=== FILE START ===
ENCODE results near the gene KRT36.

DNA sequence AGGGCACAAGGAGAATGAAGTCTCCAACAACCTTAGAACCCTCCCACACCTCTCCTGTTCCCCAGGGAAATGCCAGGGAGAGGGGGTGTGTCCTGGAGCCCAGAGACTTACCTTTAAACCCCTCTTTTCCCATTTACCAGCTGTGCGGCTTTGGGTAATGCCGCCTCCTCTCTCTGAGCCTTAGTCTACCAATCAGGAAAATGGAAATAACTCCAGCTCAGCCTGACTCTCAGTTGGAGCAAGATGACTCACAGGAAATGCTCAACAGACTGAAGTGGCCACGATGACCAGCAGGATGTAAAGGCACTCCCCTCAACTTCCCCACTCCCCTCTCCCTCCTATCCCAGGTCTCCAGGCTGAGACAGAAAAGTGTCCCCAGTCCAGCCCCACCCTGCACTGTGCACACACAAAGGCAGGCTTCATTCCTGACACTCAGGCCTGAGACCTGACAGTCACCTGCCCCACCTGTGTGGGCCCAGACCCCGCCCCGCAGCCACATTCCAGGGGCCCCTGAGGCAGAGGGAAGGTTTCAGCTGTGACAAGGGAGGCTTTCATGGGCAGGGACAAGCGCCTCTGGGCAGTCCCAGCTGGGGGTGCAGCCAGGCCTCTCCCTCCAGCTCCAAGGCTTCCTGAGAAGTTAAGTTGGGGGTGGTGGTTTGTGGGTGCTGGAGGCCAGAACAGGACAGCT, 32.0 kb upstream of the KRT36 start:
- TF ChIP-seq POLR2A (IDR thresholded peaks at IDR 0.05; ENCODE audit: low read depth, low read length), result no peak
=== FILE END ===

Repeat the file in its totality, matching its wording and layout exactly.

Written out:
ENCODE results near the gene KRT36.

DNA sequence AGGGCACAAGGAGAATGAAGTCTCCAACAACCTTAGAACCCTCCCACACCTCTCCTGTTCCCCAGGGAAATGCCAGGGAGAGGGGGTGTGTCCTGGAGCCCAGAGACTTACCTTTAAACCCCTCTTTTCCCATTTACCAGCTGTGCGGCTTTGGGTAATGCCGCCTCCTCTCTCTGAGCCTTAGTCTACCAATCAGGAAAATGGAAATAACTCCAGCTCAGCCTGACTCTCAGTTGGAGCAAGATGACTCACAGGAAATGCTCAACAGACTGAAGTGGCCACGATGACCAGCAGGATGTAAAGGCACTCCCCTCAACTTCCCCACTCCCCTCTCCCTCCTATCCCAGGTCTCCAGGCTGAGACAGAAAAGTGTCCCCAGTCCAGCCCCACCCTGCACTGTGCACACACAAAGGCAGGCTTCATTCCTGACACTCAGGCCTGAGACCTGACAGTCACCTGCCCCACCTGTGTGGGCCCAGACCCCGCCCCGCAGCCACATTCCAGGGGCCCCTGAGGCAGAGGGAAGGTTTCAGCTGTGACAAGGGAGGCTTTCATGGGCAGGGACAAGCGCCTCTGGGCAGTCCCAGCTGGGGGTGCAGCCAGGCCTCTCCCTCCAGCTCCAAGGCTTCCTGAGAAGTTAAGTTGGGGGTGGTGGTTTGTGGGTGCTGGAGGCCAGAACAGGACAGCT, 32.0 kb upstream of the KRT36 start:
- TF ChIP-seq POLR2A (IDR thresholded peaks at IDR 0.05; ENCODE audit: low read depth, low read length), result no peak